By Harriet Mallinson
SPAIN beaches and holiday resorts have been left looking like ghost towns after the collapse of Thomas Cook saw a mass exodus of British tourists. Spanish shores are now strewn with empty deckchairs and hotels face imminent closure.
This operation was the biggest peacetime repatriation since the Second World War.
Majorca is hugely popular with Britons but the cancellation of all of the business’s flights and holiday packages has ben “catastrophic” for business on the holiday island.
Jack Bate, 31, owner of the Rose and Crown pub in Cala Millor, said trade has sharply dropped this week and was “sometimes down to none,” he told the Daily Star.
Debbie Ellen, 41, owner of the Sun Deck bar in Cala Millor, told the paper: “I’m just so worried at what’s to come. I’ve got no idea what will happen. It has been the most difficult year already.”
Yesterday, 35 flights operated to bring back around 5,700 passengers while 44 flights are scheduled to operate today returning another 7,100 people.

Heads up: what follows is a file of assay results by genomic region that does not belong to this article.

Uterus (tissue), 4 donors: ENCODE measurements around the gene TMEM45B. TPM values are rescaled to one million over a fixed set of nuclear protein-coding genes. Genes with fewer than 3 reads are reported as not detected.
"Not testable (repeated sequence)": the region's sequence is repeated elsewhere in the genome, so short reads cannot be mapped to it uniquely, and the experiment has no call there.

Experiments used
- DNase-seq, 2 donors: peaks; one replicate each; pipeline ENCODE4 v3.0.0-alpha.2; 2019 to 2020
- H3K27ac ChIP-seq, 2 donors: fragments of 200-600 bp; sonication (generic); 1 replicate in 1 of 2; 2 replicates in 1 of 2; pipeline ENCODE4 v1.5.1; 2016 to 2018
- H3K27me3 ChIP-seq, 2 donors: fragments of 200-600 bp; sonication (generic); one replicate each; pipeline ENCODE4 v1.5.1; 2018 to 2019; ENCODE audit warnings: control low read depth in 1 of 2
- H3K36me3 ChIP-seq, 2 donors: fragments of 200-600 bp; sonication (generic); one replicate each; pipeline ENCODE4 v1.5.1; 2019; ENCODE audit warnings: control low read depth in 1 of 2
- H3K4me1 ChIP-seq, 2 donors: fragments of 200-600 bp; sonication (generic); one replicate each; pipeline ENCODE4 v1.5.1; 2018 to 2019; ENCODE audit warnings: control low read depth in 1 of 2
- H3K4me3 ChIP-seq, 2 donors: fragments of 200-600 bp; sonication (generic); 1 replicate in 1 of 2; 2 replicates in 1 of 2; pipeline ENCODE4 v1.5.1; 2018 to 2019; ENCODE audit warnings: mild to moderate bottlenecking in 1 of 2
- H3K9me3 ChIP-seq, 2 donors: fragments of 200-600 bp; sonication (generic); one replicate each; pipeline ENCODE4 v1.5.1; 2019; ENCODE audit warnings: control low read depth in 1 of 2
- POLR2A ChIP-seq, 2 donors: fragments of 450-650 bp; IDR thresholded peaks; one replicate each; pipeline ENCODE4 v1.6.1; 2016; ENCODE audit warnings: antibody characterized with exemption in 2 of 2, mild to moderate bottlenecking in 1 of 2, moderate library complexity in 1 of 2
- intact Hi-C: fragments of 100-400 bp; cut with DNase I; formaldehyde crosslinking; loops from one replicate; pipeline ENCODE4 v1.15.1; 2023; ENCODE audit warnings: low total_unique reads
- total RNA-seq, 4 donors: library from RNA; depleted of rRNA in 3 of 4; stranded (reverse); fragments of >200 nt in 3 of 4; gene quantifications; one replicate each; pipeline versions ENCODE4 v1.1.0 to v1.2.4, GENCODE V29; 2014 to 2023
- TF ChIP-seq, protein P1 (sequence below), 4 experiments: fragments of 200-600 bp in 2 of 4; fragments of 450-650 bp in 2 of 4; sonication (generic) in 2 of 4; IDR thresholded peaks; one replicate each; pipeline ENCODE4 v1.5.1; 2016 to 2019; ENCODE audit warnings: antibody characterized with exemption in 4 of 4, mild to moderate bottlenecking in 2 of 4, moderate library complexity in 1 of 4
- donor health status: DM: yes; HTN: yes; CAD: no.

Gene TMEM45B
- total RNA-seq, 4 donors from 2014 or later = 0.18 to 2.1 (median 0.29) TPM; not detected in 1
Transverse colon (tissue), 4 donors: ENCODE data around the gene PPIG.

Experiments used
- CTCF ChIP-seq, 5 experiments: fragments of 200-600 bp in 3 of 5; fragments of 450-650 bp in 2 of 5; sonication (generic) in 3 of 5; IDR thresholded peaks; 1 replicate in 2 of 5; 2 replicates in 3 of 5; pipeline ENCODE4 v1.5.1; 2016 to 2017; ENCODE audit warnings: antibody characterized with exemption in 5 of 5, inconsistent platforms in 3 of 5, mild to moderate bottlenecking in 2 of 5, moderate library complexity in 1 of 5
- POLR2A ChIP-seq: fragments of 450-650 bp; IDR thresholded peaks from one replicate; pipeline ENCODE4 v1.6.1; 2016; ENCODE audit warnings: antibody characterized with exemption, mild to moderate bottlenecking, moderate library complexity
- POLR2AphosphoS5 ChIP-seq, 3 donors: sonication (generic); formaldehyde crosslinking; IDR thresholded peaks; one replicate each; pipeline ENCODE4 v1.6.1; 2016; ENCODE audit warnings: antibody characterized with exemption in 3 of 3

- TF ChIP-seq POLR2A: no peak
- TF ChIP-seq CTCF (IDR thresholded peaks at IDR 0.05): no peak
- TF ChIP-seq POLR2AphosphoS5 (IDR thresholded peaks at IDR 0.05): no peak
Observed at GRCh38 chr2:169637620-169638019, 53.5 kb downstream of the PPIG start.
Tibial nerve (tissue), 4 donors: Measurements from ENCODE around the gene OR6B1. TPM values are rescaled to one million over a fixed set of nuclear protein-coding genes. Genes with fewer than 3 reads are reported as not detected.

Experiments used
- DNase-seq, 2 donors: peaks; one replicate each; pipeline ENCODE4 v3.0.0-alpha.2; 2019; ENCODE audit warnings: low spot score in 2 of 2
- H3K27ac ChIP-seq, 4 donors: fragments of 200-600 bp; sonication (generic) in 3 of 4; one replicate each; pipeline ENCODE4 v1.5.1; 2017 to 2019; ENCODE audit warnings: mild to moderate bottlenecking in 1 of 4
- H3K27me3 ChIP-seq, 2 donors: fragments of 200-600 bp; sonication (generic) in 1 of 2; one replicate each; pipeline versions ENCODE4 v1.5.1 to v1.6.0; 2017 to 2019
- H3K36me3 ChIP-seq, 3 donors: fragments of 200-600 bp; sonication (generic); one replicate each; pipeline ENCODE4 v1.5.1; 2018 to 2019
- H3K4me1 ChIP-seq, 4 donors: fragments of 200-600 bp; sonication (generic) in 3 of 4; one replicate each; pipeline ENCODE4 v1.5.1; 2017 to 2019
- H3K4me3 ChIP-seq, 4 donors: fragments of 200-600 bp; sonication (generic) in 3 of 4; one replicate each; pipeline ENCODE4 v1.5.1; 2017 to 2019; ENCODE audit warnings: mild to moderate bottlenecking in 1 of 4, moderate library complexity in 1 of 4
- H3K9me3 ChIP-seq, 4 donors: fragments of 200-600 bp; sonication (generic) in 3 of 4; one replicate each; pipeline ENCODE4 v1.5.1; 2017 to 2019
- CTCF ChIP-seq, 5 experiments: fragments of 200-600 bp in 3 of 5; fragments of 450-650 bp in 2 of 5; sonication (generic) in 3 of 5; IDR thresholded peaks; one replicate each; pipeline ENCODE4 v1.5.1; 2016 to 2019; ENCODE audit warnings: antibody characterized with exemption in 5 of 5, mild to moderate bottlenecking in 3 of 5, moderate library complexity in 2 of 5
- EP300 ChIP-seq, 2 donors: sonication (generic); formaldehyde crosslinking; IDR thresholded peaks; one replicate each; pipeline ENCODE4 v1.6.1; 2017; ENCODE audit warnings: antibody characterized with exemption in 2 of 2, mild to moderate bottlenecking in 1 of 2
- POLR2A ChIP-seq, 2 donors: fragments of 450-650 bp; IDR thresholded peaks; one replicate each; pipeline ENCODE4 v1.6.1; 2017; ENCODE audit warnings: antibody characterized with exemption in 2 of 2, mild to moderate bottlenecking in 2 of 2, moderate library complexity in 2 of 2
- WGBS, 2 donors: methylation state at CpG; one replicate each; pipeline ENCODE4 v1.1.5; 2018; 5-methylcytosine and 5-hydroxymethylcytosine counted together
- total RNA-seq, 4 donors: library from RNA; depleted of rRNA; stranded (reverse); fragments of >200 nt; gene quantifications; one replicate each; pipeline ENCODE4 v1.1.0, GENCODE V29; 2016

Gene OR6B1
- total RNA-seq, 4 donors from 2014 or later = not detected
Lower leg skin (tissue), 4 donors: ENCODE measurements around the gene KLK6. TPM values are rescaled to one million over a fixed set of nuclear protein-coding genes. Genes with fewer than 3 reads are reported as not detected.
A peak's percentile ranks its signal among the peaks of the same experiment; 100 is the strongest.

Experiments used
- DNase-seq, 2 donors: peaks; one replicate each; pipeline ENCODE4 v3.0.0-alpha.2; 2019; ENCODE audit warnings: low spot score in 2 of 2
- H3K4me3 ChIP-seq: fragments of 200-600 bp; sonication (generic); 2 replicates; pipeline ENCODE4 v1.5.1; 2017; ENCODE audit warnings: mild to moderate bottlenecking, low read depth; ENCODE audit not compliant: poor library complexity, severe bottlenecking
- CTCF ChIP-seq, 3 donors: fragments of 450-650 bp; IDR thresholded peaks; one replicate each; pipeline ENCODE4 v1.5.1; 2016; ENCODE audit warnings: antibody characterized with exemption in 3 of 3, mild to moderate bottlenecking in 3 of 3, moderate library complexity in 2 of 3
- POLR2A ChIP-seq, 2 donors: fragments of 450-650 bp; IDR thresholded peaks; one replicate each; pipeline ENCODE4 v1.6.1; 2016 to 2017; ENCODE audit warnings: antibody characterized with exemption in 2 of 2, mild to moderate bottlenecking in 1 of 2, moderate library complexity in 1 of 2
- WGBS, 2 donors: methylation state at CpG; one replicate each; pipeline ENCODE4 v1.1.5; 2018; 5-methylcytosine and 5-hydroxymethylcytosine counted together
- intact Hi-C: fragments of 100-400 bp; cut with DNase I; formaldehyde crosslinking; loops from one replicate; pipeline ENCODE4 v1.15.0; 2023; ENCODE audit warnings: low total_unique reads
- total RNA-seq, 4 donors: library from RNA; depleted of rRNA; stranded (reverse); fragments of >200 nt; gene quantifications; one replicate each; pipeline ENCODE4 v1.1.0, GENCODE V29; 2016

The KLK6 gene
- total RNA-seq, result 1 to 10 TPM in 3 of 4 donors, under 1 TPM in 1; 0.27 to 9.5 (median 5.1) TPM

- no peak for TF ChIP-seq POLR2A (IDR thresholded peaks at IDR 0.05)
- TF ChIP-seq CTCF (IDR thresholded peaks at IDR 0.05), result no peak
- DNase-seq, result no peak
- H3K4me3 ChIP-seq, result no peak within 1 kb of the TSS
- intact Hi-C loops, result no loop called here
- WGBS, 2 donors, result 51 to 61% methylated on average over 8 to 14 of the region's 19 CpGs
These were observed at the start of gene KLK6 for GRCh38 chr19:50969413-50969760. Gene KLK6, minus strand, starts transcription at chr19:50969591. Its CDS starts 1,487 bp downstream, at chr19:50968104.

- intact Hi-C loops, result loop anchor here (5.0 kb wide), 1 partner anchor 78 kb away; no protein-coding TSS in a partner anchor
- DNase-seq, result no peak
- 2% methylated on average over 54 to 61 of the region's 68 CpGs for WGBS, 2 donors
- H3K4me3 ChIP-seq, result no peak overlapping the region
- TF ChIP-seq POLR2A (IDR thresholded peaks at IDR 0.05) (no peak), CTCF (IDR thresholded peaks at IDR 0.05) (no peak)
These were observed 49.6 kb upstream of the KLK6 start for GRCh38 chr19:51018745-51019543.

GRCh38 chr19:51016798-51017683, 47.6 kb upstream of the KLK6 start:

Richard Moriarty, Chief Executive at the UK Civil Aviation Authority, said: “Our two-week flying programme to bring home more than 150,000 people remains on course.
“However, due to the scale and complexity of our repatriation and refund operations, we would like to thank Thomas Cook customers for bearing with us throughout any inconvenience and disruption.
“We remain firmly focussed on the enormity of the challenge we still have to deliver.
“We now have 30,000 passengers left to return to the UK and are simultaneously working on the challenge of refunding the 360,000 ATOL protected future bookings as soon as possible.”
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